I asked a good friend, “When should I stop praying for someone?” His reply was pretty standard, “NEVER!” and he quoted 1 Thessalonians 5:17 “Pray without ceasing."
Some of my more evangelical friends are always talking about praying for others to be “saved”, to “find God”, or to be “rescued from the snares of the devil.” Many times, I find out the person being prayed for is hundreds of miles away, and the person doesn’t even know that their well-meaning friend is praying for their “salvation”. In some cases, the two have never even met!
I’ve been guilty of long-distance praying, too. After I divorced my husband four years ago, I prayed every day that he would find peace in the Lord. But six months ago I decided to stop just praying and to take action. Instead of just praying for my ex-husband who had re-located to another State, I reached out to him hoping that I would find the stumbling block that was keeping him from his Lord. I called and left a voice message and sent an email, but I never heard back. I’d like the story to have a happy ending, but it doesn’t. My ex-husband passed away from cancer a month ago. Only then did I realize how inappropriately I had judged his faith. I hadn’t seen or talked with him in almost four years; how could I know that he wasn’t faithful to God? Was I critical of his faith just because he didn’t want to talk to me? I vowed to quit being so judgmental about a person’s faith and instead to take the time to sit down and talk with them. As much a sinner as I am, I might need their prayers!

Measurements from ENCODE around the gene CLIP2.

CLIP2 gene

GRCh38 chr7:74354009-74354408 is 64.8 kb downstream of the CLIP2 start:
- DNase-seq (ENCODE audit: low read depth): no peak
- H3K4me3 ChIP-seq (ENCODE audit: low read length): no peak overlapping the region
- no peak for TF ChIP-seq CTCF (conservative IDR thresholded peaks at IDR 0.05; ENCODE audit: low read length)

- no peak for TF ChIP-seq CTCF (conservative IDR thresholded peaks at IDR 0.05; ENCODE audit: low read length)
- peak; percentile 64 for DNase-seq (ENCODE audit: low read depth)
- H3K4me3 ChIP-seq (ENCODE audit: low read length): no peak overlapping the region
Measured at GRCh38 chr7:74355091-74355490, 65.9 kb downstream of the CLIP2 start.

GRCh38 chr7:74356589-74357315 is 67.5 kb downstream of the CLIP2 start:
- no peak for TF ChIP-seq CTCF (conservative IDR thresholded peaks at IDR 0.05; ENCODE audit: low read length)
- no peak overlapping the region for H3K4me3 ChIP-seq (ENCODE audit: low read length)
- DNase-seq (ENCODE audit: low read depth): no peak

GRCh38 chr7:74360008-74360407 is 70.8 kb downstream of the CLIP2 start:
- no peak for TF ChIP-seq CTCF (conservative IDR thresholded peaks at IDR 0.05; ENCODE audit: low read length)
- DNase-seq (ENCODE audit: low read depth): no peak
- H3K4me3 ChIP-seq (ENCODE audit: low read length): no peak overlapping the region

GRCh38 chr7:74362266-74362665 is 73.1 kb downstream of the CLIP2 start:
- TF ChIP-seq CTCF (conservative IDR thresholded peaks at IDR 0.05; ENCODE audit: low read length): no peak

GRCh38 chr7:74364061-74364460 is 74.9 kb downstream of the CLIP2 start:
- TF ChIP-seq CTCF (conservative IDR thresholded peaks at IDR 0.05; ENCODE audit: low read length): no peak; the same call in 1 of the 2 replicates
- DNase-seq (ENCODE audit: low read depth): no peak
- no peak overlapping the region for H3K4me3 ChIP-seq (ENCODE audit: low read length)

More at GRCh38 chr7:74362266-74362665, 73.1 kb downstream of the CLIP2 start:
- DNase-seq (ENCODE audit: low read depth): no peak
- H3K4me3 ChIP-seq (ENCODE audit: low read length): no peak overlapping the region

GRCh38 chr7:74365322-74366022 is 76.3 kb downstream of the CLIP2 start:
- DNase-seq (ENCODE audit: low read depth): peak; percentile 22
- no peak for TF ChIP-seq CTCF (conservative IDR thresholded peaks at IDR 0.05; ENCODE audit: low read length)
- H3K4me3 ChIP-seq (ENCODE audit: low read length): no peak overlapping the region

God enjoys a conversation with us through prayer, but he is glorified more when we act like His son, Jesus. I’ve vowed to quit praying for people I don’t know to be “saved”. Praying for a distant stranger is easy; it is harder to sit face to face and listen to someone tell you how their church has hurt them, that God is distant, or that they have doubts about their faith.
Quit praying and start doing. Call the person to have coffee or meet over a meal. Listen first. After you’ve developed a relationship with them ask about their relationship with God. Act like Jesus: don’t judge them, love them.
When you reach out, you may find that you are the stumbling block that is keeping them from God. Feeling Christ’s love through you may be exactly what they need.